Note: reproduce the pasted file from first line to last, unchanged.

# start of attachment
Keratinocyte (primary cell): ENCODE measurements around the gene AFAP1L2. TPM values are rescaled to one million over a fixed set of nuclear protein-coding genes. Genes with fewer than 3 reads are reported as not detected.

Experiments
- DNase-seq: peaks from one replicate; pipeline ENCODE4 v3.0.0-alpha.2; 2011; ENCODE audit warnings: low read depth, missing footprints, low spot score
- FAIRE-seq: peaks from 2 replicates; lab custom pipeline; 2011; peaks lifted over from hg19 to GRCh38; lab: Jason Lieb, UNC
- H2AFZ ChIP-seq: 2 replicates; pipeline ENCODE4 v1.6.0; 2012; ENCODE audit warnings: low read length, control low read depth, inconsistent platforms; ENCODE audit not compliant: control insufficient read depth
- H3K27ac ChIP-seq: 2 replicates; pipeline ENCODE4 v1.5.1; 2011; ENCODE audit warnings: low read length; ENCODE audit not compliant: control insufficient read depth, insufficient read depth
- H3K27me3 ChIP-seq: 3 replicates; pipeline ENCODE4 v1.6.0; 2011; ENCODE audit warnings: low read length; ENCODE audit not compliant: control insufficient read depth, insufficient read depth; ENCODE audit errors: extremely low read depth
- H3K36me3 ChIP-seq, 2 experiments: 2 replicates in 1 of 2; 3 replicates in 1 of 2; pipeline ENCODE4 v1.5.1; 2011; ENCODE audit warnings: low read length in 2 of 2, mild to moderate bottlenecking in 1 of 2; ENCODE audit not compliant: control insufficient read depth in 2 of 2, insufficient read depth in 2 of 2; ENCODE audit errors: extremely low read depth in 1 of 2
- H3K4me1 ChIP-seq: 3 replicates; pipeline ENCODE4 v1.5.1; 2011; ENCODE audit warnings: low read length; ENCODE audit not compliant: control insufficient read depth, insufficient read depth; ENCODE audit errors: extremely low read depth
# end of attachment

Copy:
Keratinocyte (primary cell): ENCODE measurements around the gene AFAP1L2. TPM values are rescaled to one million over a fixed set of nuclear protein-coding genes. Genes with fewer than 3 reads are reported as not detected.

Experiments
- DNase-seq: peaks from one replicate; pipeline ENCODE4 v3.0.0-alpha.2; 2011; ENCODE audit warnings: low read depth, missing footprints, low spot score
- FAIRE-seq: peaks from 2 replicates; lab custom pipeline; 2011; peaks lifted over from hg19 to GRCh38; lab: Jason Lieb, UNC
- H2AFZ ChIP-seq: 2 replicates; pipeline ENCODE4 v1.6.0; 2012; ENCODE audit warnings: low read length, control low read depth, inconsistent platforms; ENCODE audit not compliant: control insufficient read depth
- H3K27ac ChIP-seq: 2 replicates; pipeline ENCODE4 v1.5.1; 2011; ENCODE audit warnings: low read length; ENCODE audit not compliant: control insufficient read depth, insufficient read depth
- H3K27me3 ChIP-seq: 3 replicates; pipeline ENCODE4 v1.6.0; 2011; ENCODE audit warnings: low read length; ENCODE audit not compliant: control insufficient read depth, insufficient read depth; ENCODE audit errors: extremely low read depth
- H3K36me3 ChIP-seq, 2 experiments: 2 replicates in 1 of 2; 3 replicates in 1 of 2; pipeline ENCODE4 v1.5.1; 2011; ENCODE audit warnings: low read length in 2 of 2, mild to moderate bottlenecking in 1 of 2; ENCODE audit not compliant: control insufficient read depth in 2 of 2, insufficient read depth in 2 of 2; ENCODE audit errors: extremely low read depth in 1 of 2
- H3K4me1 ChIP-seq: 3 replicates; pipeline ENCODE4 v1.5.1; 2011; ENCODE audit warnings: low read length; ENCODE audit not compliant: control insufficient read depth, insufficient read depth; ENCODE audit errors: extremely low read depth